Chronic poverty in refugee camps

In available data for 1996-1998, residents of refugee camps are generally poorer than residents in villages and cities. In the West Bank, where camp residents make up about 6% of the population, 19% of refugee camp residents were under the poverty line in the relatively prosperous year of 1998, while 16.5% of villagers and 10.4% of urban residents were. Levels of deep poverty were also higher in camps. In addition, the Jenin and Hebron Districts are the poorest of the West Bank eight districts, with three times as many households under the poverty line in 1998 than households in the Ramallah/Bireh district, for example. Given PCBS’s estimates of a 48% drop in median household income nationally after six months of closures and siege during the second Palestinian intifada, we can only assume that Jenin camp households were already struggling to survive even before the Israeli assault on their homes, and must now suffer serious want.

The poorest of the poor: Special concern for those who depend on social assistance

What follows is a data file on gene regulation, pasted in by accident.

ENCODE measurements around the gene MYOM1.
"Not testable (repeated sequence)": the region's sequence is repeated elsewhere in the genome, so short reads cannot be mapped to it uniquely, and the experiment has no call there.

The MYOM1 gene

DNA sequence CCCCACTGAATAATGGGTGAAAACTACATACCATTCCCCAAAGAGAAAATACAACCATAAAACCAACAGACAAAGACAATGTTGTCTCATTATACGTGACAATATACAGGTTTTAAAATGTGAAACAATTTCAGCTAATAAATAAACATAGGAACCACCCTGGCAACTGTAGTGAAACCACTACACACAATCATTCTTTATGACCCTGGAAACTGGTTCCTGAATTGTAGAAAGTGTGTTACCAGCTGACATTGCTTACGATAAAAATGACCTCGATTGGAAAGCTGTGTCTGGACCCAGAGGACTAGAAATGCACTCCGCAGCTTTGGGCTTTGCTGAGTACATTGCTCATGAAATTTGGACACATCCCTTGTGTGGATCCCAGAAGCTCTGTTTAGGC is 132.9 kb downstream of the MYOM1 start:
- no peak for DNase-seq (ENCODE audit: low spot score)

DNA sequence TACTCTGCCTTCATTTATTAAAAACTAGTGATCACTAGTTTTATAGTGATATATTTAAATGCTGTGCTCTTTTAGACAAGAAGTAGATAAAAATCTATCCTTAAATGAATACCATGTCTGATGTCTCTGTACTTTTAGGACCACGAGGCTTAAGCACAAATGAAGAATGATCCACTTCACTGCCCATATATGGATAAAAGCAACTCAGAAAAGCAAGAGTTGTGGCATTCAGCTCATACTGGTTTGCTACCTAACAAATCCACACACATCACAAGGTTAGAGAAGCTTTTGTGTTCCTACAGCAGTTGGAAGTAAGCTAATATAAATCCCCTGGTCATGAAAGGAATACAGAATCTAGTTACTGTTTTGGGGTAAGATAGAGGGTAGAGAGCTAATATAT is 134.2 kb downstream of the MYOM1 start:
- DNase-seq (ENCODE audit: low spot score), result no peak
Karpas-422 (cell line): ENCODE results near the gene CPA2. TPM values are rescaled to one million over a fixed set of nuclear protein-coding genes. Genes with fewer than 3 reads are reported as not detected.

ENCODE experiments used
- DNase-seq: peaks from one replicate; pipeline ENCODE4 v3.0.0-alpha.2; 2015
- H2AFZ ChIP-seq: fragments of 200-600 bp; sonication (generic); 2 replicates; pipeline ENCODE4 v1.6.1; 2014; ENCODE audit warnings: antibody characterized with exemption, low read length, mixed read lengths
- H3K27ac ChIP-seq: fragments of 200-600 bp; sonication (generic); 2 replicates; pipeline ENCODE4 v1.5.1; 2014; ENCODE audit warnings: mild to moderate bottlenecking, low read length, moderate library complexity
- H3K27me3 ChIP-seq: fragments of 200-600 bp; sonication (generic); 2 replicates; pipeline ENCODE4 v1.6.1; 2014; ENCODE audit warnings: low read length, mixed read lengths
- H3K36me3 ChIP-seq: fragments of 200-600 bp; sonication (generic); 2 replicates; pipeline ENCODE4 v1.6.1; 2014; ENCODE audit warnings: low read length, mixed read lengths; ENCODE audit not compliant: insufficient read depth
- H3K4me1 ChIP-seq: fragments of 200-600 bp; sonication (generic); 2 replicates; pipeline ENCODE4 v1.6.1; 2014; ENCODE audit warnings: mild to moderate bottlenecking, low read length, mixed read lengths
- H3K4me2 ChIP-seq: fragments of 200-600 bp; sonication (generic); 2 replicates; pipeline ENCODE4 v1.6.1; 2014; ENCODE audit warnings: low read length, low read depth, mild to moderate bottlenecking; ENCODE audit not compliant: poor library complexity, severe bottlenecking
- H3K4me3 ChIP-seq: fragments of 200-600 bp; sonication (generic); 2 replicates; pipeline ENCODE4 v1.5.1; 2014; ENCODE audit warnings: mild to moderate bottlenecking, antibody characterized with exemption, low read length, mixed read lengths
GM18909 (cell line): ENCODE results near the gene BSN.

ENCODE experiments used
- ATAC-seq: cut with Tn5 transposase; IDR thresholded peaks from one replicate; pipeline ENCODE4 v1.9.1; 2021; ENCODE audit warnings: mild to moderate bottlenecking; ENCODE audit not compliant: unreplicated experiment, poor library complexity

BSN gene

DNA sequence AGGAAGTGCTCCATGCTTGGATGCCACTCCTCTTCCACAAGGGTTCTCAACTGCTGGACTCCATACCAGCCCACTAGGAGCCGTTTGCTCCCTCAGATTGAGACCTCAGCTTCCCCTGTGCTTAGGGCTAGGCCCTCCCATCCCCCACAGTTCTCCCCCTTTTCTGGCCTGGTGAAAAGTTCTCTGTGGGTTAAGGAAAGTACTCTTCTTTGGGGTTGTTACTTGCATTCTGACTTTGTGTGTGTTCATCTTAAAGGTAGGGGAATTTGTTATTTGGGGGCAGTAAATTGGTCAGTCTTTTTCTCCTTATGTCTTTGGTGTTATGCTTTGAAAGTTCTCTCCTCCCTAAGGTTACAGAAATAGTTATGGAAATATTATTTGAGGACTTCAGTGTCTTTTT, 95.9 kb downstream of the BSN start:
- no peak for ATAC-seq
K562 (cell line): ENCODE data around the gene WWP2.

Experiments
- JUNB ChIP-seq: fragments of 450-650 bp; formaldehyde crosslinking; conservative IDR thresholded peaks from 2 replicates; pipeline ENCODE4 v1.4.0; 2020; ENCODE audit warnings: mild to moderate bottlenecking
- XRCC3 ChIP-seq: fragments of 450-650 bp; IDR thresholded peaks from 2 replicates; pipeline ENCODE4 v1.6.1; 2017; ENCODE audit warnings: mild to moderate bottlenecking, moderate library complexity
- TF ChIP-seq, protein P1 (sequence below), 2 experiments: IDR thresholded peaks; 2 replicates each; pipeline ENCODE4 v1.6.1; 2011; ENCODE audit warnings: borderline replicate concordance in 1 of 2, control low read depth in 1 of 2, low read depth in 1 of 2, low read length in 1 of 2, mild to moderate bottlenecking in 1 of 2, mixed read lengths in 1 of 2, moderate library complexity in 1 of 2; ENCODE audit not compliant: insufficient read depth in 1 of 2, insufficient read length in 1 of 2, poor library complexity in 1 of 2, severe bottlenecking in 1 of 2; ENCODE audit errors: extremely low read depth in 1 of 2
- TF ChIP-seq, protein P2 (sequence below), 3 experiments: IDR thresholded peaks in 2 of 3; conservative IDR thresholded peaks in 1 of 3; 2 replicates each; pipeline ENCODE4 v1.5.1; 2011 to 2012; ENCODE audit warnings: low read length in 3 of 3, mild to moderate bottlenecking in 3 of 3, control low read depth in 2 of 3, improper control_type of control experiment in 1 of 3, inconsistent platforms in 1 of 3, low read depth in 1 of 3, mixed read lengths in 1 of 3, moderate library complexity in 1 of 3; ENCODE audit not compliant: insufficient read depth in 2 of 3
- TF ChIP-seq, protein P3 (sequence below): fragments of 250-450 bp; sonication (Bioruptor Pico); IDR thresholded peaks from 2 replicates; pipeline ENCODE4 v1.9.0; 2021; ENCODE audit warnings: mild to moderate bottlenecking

Of special concern are those households already surviving on special hardship assistance from UNRWA or the Ministry of Social Affairs – primarily female-headed households (mainly widows) or households whose head is elderly, disabled or chronically ill. In 1999, the Ministry of Social Affairs reported that 7.4% of households in Jenin camp (120 households) were receiving social assistance and UNRWA reports 307 households in Jenin camp receiving special hardship assistance, for a total of 877 beneficiaries. In the Jenin camp sample from the Institute of Women’s Studies (IWS) 1999 survey, 20% reported receiving formal social assistance from MSA, UNRWA’s or NGOs, compared to only about 2% in the city of Jenin, itself a relatively poor environment. Using the wealth index in this survey, 47% of Jenin camp residents were poor, while only 23% in Jenin city fell into this category (basically the lowest third of the population). Only 3% of camp residents owned any land. Tellingly, 70% of camp respondents in the IWS survey reported food as the biggest expense for their children, compared to only 24% in the city, an indication of lives where basic needs continue to be a struggle, even before the beginning of this Uprising. It is highly unlikely that the Ministry of Social Affairs is able to operate under current conditions and UNRWA also faces restrictions in reaching those poorest of the poor who are dependent on a monthly stipend for survival.